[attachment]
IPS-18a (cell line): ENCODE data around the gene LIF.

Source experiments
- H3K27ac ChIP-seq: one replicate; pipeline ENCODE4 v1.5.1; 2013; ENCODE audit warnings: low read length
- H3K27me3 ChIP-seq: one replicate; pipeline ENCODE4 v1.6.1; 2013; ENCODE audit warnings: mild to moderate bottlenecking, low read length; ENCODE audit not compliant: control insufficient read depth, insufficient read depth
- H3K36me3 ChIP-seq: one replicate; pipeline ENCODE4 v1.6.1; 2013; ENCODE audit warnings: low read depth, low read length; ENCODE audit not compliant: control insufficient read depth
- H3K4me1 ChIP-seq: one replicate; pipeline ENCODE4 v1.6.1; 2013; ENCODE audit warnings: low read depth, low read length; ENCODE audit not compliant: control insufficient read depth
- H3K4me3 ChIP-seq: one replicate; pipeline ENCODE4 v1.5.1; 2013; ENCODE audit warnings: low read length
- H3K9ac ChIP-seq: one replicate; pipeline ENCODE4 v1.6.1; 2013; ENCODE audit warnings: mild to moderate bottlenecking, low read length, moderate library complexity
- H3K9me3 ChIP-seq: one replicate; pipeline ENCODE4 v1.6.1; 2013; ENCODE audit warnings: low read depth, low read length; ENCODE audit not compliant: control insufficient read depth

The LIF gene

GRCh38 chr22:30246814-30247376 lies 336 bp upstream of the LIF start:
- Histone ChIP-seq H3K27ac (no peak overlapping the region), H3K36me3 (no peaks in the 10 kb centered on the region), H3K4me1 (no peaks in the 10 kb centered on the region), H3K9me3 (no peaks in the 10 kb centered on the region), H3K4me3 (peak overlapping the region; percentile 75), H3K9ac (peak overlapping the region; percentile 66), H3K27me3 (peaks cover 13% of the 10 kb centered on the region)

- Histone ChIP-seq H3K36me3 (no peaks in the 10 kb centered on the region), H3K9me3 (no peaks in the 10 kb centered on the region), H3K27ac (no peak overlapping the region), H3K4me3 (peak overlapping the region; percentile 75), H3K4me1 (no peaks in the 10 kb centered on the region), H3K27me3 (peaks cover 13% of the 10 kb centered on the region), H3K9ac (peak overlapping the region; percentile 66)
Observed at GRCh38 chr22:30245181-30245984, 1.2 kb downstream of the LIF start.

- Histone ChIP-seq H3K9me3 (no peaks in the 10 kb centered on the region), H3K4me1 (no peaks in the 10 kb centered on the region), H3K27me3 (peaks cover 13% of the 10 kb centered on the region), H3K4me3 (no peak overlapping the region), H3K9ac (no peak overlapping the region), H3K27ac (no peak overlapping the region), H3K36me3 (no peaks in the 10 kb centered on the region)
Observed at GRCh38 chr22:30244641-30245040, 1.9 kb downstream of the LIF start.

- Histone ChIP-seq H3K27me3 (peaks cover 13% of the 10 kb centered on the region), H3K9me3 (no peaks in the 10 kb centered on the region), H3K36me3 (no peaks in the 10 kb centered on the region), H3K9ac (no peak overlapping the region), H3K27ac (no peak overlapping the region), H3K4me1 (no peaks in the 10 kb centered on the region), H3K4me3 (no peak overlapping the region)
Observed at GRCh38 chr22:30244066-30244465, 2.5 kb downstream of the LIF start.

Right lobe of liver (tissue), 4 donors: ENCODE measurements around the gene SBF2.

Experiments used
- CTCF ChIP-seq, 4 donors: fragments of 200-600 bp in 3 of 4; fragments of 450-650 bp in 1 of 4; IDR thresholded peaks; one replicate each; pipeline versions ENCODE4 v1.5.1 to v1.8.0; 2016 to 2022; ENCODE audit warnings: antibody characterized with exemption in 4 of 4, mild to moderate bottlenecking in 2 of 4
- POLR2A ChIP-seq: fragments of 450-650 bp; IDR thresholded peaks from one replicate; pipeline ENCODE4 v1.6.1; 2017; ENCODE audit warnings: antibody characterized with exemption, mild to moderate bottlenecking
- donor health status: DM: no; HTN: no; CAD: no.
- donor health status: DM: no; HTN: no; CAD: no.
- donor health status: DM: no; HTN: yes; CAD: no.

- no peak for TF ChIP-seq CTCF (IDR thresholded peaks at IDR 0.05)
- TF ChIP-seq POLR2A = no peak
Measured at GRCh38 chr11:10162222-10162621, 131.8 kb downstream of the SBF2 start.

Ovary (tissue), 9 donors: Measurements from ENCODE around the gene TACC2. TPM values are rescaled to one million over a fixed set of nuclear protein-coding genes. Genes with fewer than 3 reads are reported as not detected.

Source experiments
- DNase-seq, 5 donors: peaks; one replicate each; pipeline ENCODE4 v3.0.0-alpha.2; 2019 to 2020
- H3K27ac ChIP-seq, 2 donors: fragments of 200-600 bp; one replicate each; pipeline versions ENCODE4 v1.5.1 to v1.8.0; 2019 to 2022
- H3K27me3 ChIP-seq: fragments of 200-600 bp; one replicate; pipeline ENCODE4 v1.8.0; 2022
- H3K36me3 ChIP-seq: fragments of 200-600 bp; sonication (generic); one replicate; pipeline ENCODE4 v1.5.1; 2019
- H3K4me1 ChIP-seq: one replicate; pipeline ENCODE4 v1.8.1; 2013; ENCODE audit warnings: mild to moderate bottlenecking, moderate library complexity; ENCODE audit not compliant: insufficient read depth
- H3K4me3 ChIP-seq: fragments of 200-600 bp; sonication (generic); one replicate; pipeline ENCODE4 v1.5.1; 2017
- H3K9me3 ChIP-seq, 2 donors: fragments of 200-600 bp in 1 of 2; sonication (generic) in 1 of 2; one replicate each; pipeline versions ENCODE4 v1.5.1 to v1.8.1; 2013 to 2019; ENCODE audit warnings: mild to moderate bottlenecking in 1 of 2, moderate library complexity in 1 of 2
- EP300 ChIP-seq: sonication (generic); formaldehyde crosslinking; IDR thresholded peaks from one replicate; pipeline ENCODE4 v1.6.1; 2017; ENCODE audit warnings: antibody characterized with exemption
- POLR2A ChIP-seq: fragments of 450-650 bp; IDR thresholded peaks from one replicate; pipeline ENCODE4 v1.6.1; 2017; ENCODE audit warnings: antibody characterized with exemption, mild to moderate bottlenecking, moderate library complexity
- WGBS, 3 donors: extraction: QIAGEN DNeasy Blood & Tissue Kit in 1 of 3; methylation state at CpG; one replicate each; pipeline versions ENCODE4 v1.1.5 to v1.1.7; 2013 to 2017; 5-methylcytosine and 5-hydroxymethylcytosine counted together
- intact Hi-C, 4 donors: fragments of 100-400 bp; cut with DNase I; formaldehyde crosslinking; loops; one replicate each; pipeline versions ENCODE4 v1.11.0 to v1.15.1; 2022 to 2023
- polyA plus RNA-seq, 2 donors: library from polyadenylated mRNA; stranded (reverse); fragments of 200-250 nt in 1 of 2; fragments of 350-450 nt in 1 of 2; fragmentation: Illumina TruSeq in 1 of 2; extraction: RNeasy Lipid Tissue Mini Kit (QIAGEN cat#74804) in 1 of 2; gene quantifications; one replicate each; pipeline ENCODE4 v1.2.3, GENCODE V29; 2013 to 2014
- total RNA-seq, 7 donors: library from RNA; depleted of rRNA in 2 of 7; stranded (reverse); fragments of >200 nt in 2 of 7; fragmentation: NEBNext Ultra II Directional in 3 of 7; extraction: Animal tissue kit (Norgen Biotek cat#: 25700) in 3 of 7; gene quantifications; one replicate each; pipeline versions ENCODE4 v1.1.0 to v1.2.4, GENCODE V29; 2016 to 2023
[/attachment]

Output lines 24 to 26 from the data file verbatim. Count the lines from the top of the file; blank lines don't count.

- donor health status: DM: no; HTN: no; CAD: no.
- donor health status: DM: no; HTN: yes; CAD: no.

- no peak for TF ChIP-seq CTCF (IDR thresholded peaks at IDR 0.05)